Yes, probably such an attack would be traceable in some way to a state-sponsored program—if the authorities were to pursue the trail to its conclusion. However, as we have seen in the past, there are cases when an investigation is not fully carried out or does not yield totally convincing...
Yes, probably such an attack would be traceable in some way to a state-sponsored program—if the authorities were to pursue the trail to its conclusion. However, as we have seen in the past, there are cases when an investigation is not fully carried out or does not yield totally convincing results. And a state-sponsored program can be used by an actor who has gone rogue, using facilities available to him against that state, as unexpected as such an act might seem.
The 2001 anthrax mailings in the United States are a case of an apparent non-state actor or actors carrying out biological attacks. Coming as they did only a few weeks after 9/11, many people at the time—not entirely without reason—believed that these mailings might possibly be the second wave of an assault by radical Islamists. Yet they were actually a case of domestic terrorism made to look as if the attackers were al-Qaeda or some other foreign organization. The strain of anthrax was apparently the same as that known to have been developed at a research facility in the United States. For years, the investigation by the FBI seemed either to be going nowhere or to be casting blame prematurely on suspects about whom there was no solid evidence.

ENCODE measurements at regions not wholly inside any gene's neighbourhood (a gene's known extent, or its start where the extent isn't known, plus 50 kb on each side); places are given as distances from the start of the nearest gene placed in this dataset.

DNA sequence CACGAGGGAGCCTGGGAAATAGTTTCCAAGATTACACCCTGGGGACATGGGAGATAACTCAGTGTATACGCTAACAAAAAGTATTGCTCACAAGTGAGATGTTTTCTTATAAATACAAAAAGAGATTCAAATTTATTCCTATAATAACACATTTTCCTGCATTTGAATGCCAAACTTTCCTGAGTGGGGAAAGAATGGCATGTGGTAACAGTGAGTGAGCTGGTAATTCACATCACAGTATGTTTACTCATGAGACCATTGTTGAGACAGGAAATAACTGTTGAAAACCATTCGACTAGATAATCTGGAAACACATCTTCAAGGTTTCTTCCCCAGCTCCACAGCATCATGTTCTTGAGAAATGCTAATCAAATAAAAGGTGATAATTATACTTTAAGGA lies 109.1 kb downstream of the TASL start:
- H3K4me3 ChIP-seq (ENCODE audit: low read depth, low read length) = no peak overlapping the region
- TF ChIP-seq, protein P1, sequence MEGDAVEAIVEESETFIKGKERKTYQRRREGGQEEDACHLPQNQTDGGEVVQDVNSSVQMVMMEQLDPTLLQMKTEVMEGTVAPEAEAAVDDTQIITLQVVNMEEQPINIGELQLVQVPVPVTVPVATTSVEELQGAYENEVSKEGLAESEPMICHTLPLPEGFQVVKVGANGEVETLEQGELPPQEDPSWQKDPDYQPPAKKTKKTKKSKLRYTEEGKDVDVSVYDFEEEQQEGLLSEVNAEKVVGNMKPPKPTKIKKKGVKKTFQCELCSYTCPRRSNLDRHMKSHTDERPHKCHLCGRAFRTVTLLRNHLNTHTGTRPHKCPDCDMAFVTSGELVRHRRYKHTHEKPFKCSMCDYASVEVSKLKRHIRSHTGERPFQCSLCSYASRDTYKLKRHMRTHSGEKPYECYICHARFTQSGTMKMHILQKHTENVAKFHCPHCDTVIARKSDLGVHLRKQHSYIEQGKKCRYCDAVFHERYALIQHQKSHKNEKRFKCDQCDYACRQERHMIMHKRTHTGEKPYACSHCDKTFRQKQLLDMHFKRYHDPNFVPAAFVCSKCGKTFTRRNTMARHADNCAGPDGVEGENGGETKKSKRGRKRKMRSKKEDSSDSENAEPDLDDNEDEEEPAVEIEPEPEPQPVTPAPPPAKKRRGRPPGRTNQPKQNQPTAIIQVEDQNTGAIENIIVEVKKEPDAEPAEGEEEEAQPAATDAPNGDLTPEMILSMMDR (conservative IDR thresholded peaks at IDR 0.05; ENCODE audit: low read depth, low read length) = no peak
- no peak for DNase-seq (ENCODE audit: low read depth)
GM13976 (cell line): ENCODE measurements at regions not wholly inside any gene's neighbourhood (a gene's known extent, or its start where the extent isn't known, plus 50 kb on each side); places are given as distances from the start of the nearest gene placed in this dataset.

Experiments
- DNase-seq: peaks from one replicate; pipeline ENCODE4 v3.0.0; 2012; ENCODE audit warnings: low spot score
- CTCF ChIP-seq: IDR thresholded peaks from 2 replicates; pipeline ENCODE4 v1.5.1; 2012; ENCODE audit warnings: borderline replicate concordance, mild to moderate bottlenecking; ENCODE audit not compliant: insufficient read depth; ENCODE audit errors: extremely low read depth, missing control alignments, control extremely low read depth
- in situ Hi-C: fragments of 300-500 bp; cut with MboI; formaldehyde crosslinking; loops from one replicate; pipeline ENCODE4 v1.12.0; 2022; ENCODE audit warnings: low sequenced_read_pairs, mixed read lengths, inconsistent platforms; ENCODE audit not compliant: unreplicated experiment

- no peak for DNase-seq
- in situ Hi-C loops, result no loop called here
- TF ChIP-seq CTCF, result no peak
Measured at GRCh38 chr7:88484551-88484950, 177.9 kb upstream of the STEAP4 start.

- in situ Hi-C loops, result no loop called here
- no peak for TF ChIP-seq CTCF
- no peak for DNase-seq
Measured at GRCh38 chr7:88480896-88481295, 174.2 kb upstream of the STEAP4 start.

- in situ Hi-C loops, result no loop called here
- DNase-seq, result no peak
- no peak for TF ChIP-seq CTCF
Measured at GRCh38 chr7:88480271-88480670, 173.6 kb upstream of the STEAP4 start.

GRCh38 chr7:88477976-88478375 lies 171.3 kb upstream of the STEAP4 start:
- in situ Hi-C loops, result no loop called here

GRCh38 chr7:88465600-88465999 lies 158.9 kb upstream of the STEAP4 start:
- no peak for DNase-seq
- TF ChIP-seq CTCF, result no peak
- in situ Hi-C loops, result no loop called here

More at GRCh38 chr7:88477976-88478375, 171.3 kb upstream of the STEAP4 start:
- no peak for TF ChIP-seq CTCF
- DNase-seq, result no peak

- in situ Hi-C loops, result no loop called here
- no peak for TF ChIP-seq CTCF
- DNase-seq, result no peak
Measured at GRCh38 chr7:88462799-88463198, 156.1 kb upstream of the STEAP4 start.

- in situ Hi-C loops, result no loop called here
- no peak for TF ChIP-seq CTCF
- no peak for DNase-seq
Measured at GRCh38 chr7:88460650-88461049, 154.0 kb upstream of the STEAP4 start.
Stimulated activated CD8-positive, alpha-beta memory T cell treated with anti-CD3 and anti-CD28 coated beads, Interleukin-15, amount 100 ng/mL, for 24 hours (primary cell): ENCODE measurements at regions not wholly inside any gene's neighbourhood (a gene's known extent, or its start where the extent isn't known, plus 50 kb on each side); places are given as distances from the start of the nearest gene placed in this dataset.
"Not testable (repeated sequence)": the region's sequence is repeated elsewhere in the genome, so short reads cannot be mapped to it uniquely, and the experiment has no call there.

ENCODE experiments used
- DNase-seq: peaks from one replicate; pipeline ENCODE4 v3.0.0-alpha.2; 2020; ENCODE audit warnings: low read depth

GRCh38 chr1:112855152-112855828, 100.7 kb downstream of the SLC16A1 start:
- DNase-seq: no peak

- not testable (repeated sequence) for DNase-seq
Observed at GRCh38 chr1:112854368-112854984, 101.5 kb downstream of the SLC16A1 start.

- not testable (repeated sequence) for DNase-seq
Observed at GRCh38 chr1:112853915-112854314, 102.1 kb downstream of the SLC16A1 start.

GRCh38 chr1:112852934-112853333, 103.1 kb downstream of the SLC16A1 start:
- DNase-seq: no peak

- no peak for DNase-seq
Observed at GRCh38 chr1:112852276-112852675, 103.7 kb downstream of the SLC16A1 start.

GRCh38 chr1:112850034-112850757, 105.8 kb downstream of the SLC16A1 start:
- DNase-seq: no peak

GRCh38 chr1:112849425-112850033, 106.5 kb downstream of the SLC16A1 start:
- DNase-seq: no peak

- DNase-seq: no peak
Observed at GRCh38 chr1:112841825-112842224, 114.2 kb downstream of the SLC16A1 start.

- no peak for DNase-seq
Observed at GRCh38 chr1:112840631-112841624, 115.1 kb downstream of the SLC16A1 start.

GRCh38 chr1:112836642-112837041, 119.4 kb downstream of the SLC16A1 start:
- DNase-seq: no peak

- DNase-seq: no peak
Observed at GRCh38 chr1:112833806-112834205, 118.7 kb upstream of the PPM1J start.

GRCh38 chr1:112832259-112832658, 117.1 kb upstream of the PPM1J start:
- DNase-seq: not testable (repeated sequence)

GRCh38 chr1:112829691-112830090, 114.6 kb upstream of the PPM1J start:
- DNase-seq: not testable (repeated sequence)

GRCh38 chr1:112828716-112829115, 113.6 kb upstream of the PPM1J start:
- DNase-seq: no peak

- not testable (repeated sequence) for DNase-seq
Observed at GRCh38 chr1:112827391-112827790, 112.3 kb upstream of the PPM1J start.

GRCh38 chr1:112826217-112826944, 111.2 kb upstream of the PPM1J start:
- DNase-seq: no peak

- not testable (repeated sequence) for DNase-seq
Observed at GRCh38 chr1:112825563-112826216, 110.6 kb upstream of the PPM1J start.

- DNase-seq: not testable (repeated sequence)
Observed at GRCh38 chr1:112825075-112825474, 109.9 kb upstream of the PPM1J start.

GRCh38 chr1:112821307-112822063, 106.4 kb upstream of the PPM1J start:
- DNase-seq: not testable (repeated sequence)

The culprit was finally "conclusively" identified in 2010 as a former Army biodefense expert named Bruce Ivins. Given that this man had committed suicide two years earlier, there was no explanation of his motives—or how, if, or why he might have used his access to a government lab to engage in this murder spree. Despite the genuine terror the anthrax attacks caused in 2001, the whole episode was largely dropped from the public consciousness in the wake of so many other events, and most Americans ended up paying little attention to the long investigation or its conclusion.
Such a person as Ivins, assuming he actually was the attacker, was indeed a non-state actor, but one who presumably was tied to the government of the very country he was attacking, as he went rogue. Usually, an individual working alone would need access to government facilities to be able to weaponize anthrax or employ chemical or radiological devices, as Ivins apparently did.
The more conventional attacks by non-state actors using explosives, on the other hand, don't require sophisticated equipment. Hopefully CBRN terrorist attacks will never occur again, but if they do, a competent investigation should be able find that there was a government connection, even if it was not intentional on the part of that government, as the rogue actions of Ivins evidently demonstrated.